“At a Death Cafe people, often strangers, gather to eat cake, drink tea and discuss death.” The mission of Death Cafe is “to increase awareness of death with a view to helping people make the most of their (finite) lives.”
On the Death Midwife website, I found that their mission is “to provide holistic, non-medical, emotional, spiritual, and practical support for the dying and their families.”
The reply I received from INELDA said that many death doulas will stay and help the grieving, but that others would refer clients to a grief specialist.
When I Googled “grief specialist” I got over six million eight hundred hits. When I narrowed it down to “certified grief specialist” I got over seven thousand two hundred.
I am not a specialist in any grief but my own, but this upcoming field of death services is interesting.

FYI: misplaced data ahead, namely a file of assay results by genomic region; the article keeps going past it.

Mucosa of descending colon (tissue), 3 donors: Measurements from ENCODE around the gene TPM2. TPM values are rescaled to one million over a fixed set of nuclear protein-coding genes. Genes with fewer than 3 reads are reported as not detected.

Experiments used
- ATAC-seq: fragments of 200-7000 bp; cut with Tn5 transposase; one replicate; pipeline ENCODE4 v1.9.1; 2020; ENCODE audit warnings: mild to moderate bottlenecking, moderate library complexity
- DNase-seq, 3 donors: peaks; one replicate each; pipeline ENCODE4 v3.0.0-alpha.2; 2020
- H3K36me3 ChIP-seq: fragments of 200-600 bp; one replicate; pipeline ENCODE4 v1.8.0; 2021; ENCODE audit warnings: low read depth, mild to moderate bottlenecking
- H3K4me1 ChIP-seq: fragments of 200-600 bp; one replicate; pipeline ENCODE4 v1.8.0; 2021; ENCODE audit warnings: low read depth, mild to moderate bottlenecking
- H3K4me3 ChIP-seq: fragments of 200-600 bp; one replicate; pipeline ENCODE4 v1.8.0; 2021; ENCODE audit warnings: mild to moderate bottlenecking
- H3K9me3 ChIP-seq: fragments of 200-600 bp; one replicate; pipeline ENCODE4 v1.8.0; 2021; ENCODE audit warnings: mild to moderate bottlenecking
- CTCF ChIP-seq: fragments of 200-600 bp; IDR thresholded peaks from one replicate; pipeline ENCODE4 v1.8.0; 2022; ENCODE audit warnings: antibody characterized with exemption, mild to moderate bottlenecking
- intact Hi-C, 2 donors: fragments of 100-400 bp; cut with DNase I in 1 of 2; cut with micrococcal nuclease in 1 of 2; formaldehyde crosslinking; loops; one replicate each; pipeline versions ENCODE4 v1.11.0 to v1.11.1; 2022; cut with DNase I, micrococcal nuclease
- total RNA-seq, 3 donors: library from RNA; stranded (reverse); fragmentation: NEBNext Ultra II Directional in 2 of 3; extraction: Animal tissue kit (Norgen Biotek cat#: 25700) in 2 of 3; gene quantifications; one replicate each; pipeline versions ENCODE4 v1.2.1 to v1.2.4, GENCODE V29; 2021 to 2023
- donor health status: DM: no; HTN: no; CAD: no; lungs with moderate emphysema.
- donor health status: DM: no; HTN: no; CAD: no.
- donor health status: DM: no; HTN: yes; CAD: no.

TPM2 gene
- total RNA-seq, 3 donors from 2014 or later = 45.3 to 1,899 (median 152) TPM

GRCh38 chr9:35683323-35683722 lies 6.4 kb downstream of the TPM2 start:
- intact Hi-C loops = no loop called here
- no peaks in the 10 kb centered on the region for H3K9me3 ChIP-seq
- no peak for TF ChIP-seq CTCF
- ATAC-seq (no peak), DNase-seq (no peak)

Perhaps the tide is turning, and we can start looking at death as an inevitable celebratory event, like birth.
I realize that is too much to ask of us mere mortals. I know I was not celebrating when Kent died. I don’t celebrate on our wedding anniversary (his birthday), or the anniversary of his death. I hurt too much. I usually go away and cry by myself somewhere on these days.
There is beauty in my short time with him, though. I can smile at those memories (most of the time).
There is joy in the here and now.
I have come to realize that happy tears are fat and luscious. Grief tears are skinny and salty.
I want to think about these lyrics from The Flaming Lips’ song, “Do You Realize?”
You realize that life goes fast
It’s hard to make the good things last
You realize the sun doesn’t go down
It’s just an illusion caused by the world spinning round
I cannot pretend to understand the video, but the music and poetry are lovely.